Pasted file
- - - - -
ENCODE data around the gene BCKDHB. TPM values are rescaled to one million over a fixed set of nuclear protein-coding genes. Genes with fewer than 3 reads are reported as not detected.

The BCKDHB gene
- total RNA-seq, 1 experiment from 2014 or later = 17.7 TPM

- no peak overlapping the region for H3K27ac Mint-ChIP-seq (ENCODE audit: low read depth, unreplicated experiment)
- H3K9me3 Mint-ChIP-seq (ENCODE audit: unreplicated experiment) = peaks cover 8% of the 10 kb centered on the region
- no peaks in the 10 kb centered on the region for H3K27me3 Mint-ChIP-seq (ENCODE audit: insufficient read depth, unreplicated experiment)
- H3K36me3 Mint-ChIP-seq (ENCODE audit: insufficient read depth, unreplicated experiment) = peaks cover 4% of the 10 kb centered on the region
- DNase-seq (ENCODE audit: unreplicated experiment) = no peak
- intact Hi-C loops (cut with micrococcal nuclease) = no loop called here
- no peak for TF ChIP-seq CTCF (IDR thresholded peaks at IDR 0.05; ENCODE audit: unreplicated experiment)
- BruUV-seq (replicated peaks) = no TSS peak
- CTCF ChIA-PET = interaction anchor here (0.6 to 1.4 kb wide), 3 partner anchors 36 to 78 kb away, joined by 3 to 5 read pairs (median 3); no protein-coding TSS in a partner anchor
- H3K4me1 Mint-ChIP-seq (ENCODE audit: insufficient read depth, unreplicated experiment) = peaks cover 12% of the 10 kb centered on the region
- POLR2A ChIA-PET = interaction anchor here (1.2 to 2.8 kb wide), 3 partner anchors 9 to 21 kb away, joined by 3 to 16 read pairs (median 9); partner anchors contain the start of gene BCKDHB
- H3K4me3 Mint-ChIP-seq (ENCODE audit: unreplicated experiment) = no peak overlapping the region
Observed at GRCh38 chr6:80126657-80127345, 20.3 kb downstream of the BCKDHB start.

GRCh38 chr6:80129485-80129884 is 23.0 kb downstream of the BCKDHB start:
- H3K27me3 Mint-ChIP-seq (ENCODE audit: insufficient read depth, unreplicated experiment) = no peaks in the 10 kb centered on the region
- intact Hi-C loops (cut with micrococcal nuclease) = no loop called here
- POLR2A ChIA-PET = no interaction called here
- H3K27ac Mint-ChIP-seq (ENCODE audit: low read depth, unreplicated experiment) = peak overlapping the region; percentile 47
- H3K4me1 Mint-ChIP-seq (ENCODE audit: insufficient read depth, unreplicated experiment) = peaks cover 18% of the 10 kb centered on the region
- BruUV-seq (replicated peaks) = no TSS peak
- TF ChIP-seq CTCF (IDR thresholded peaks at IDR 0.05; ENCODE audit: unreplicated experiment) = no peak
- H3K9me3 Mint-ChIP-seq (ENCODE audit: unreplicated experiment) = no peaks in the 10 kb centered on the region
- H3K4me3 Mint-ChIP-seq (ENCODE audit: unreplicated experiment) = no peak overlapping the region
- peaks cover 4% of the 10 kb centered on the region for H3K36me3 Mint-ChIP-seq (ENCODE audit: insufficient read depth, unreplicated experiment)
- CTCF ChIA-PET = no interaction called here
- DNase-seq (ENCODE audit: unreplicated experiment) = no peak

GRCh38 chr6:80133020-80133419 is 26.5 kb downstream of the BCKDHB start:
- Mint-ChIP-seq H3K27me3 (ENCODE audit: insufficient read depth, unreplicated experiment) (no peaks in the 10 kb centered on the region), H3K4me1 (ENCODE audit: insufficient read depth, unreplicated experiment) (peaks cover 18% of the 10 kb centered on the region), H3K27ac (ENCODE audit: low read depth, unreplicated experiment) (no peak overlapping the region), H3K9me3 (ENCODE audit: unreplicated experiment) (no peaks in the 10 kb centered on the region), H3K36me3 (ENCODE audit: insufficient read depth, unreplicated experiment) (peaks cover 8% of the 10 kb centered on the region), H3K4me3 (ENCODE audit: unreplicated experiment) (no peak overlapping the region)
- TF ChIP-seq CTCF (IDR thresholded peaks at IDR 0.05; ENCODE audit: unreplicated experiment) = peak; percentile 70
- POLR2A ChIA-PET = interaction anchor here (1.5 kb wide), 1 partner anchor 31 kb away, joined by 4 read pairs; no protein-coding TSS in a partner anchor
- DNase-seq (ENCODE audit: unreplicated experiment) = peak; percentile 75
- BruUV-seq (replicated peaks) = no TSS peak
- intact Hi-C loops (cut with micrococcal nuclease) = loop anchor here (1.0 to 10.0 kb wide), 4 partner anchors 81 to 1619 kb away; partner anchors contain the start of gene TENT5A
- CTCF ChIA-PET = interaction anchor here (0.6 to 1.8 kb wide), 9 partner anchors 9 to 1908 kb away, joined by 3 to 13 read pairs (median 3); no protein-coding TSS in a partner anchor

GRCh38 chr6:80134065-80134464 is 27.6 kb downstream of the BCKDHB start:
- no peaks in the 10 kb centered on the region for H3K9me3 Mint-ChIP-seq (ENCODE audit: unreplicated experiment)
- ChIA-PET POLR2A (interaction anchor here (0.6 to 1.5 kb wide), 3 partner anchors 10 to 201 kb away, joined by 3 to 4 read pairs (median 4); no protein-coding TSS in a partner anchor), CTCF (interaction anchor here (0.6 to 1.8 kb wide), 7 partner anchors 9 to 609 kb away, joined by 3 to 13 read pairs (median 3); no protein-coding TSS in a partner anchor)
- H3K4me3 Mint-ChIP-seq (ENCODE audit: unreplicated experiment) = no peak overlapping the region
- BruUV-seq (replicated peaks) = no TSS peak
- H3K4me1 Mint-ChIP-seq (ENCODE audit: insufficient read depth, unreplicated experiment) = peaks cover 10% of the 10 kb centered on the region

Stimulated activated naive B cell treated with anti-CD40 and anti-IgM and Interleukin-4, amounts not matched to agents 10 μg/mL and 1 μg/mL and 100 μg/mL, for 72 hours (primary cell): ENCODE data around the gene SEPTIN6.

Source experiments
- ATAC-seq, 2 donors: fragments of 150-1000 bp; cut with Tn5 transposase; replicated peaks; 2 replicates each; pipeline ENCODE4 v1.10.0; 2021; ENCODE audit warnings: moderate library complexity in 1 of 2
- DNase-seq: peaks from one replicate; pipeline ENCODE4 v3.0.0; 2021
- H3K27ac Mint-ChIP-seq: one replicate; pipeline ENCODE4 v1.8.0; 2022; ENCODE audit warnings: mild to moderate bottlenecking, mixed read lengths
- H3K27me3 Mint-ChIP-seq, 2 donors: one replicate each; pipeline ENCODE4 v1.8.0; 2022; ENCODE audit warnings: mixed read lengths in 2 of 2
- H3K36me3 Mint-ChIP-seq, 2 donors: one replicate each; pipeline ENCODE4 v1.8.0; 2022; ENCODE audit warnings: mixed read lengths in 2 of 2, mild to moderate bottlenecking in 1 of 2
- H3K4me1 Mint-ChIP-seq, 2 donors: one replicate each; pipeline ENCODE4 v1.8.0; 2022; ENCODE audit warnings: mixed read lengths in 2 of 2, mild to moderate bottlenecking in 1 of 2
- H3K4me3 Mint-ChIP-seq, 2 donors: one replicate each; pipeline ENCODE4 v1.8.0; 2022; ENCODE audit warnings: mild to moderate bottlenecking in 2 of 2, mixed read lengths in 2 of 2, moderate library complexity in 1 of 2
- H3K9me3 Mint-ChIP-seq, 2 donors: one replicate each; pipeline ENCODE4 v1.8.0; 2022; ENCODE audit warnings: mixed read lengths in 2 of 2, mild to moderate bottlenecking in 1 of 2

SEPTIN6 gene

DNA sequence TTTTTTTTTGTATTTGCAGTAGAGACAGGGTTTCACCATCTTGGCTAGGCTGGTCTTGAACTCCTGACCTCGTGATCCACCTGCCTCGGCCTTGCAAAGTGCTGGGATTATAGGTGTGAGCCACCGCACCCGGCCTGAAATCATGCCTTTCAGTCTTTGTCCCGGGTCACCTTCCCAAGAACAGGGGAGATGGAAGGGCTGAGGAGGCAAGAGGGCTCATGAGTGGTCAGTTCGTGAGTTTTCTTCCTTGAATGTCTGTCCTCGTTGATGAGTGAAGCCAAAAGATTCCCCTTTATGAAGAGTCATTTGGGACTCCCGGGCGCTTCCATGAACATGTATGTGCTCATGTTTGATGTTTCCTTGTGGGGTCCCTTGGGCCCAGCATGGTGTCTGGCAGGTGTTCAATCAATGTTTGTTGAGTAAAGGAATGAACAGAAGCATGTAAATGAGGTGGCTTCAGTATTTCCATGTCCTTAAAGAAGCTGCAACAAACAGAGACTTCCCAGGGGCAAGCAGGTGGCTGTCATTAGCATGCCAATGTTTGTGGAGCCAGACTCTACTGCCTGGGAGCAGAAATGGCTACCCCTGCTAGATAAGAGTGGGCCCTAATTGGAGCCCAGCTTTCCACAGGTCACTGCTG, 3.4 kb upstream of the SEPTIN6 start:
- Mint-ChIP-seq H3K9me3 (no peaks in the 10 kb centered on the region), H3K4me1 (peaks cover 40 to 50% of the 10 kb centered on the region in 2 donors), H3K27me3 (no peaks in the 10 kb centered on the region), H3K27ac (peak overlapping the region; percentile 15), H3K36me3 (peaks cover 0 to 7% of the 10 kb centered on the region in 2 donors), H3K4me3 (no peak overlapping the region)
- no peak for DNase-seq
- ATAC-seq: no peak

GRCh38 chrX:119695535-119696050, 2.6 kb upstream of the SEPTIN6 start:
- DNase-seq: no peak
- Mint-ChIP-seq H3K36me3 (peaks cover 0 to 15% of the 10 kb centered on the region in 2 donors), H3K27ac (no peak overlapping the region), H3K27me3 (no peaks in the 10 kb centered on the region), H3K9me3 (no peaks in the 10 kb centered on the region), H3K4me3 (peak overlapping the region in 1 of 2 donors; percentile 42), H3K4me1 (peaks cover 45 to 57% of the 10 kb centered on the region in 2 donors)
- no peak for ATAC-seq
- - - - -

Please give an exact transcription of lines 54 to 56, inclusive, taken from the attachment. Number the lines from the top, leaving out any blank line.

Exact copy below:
SEPTIN6 gene

DNA sequence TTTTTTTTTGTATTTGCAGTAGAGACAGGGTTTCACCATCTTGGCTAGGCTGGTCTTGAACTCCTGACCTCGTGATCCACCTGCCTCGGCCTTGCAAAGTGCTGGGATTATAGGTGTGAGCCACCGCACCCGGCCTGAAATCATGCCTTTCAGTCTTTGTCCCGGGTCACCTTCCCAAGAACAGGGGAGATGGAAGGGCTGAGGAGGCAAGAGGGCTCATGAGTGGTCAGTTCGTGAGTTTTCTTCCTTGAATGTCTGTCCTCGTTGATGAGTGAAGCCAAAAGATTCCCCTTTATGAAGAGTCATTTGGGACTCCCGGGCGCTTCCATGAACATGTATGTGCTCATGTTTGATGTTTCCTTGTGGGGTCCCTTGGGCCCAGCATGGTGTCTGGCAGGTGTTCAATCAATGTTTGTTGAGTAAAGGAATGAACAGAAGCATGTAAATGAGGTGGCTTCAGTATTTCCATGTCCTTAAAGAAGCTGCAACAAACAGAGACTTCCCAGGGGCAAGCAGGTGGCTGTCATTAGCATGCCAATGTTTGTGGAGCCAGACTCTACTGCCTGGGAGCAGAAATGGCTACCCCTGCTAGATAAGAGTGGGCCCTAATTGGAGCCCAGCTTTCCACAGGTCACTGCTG, 3.4 kb upstream of the SEPTIN6 start:
- Mint-ChIP-seq H3K9me3 (no peaks in the 10 kb centered on the region), H3K4me1 (peaks cover 40 to 50% of the 10 kb centered on the region in 2 donors), H3K27me3 (no peaks in the 10 kb centered on the region), H3K27ac (peak overlapping the region; percentile 15), H3K36me3 (peaks cover 0 to 7% of the 10 kb centered on the region in 2 donors), H3K4me3 (no peak overlapping the region)